cc.logo.largeCopyright law is such a confusing topic for educators. When is it okay to share something with students? Works of art, literature, and music are all potential areas where teachers can get into copyright trouble. A great place for teachers to visit is Creative Commons Resources for Classroom Teachers.

Creative commons (symbolized CC) gives the ability to share creative works with the authors or artists permission while allowing them to retain the rights to the work. This type of sharing is such a rich contributor to the internet. Previously, in this post, we talked about social bookmarking resources and the useful nature of Pinterest. With Creative Commons, individuals are much less leery of sharing because there is less fear of retribution from copyright infringement.

Students have becocreative-commons-2me so comfortable copying items from the web and using them in projects and in their personal life. When asking students about where they get their information and if they understand if it is copyrighted, they usually give me a very confused look. In my experience, they understand that downloading illegally acquired music or videos is wrong. They are just unclear that laws also apply to pictures, art and even writing found online.

Since the use of work from other people seems to be so ubiquitous in my students, I think one of the greatest lessons instructors can provide is helping them identify creative commons logos on items.


One of the greatest resources for creative commons images is Flickr. When students are doing projects, they can visit the Flickr: Creative Commons page and know that it is going to be okay to use those images within their projects. Recently we did a project on coal mining disasters in the United States. Many students found images of the Upper Big Branch Coal Mining Memorial but they were from places like the New York Times and the Washington Post. The image below is a much better choice since it is covered under a creative commons license and can be found in the Flickr CC collection.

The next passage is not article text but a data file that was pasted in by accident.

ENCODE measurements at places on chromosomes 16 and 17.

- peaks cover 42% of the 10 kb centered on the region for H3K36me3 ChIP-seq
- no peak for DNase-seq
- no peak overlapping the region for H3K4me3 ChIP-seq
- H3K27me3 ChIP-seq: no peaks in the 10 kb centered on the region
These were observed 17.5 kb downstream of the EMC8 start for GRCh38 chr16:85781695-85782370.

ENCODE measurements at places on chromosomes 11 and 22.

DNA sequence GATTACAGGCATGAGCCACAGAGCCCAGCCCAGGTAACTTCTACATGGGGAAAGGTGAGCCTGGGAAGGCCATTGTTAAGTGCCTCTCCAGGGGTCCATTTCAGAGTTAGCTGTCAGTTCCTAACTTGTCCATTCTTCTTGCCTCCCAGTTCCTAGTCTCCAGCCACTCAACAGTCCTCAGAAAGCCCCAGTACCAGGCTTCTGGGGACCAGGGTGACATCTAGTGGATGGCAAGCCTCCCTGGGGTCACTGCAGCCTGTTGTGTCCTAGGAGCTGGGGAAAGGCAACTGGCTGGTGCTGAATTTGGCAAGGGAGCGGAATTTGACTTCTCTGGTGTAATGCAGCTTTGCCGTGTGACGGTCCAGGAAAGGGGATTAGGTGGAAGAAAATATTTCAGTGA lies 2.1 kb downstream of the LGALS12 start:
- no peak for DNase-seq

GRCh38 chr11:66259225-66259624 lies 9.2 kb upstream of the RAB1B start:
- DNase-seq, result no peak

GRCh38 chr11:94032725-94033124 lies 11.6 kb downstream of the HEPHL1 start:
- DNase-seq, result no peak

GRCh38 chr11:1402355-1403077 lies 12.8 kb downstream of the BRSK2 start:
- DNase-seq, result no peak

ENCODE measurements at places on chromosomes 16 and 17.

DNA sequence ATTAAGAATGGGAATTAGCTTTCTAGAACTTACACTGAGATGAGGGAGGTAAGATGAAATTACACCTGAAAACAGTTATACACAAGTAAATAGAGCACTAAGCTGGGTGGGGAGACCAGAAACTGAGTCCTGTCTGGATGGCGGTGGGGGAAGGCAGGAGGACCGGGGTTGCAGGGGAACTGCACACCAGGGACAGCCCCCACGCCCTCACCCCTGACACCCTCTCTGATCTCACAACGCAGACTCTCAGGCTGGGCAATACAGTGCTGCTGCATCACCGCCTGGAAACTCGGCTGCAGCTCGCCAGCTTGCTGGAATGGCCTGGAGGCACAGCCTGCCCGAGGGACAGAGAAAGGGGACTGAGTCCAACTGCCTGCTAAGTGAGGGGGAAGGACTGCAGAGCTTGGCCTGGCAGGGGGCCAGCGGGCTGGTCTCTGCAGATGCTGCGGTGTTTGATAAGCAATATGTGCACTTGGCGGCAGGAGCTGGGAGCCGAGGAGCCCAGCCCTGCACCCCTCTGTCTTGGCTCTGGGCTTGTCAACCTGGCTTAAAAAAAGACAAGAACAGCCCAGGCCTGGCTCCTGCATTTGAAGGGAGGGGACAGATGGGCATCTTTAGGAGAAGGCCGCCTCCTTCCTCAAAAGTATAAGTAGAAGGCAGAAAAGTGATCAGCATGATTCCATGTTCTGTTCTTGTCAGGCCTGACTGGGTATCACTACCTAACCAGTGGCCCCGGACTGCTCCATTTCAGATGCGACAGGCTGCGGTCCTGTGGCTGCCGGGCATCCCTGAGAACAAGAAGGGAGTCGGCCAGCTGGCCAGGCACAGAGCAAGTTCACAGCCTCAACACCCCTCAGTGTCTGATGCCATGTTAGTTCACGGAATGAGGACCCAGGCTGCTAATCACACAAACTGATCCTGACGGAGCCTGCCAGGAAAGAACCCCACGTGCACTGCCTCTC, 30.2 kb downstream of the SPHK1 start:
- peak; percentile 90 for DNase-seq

Upper Big Branch Memorial Chuck and Alice Rlecks Nov. 11, 2013

Other great resources for creating instructional materials are available. Two of the most useful to me are Highlights for High School which is provided by MIT and Khan Academy.

When creating lecture presentations for students that you want to publish online, it is better to use images that are not from your textbook. Textbook images have been approved for publication in the textbook but a lot of time, the copyright prevents you from sharing those online on your website. Instead, it is a good idea to get in the habit of using images that are from a creative commons collection.

Do you use creative commons in the classroom?  I would love to hear what you think or how you stumbled onto the post.  Leave me a comment below!


One thought on “Creative Commons- common knowledge?”
  1. You’re so interesting! I do not think I’ve read through something like that before on education.
    So nice to discover somebody with a few genuine thoughts on teaching with technology.

    Seriously.. thank you for the originality!

Leave a Reply

Your email address will not be published. Required fields are marked *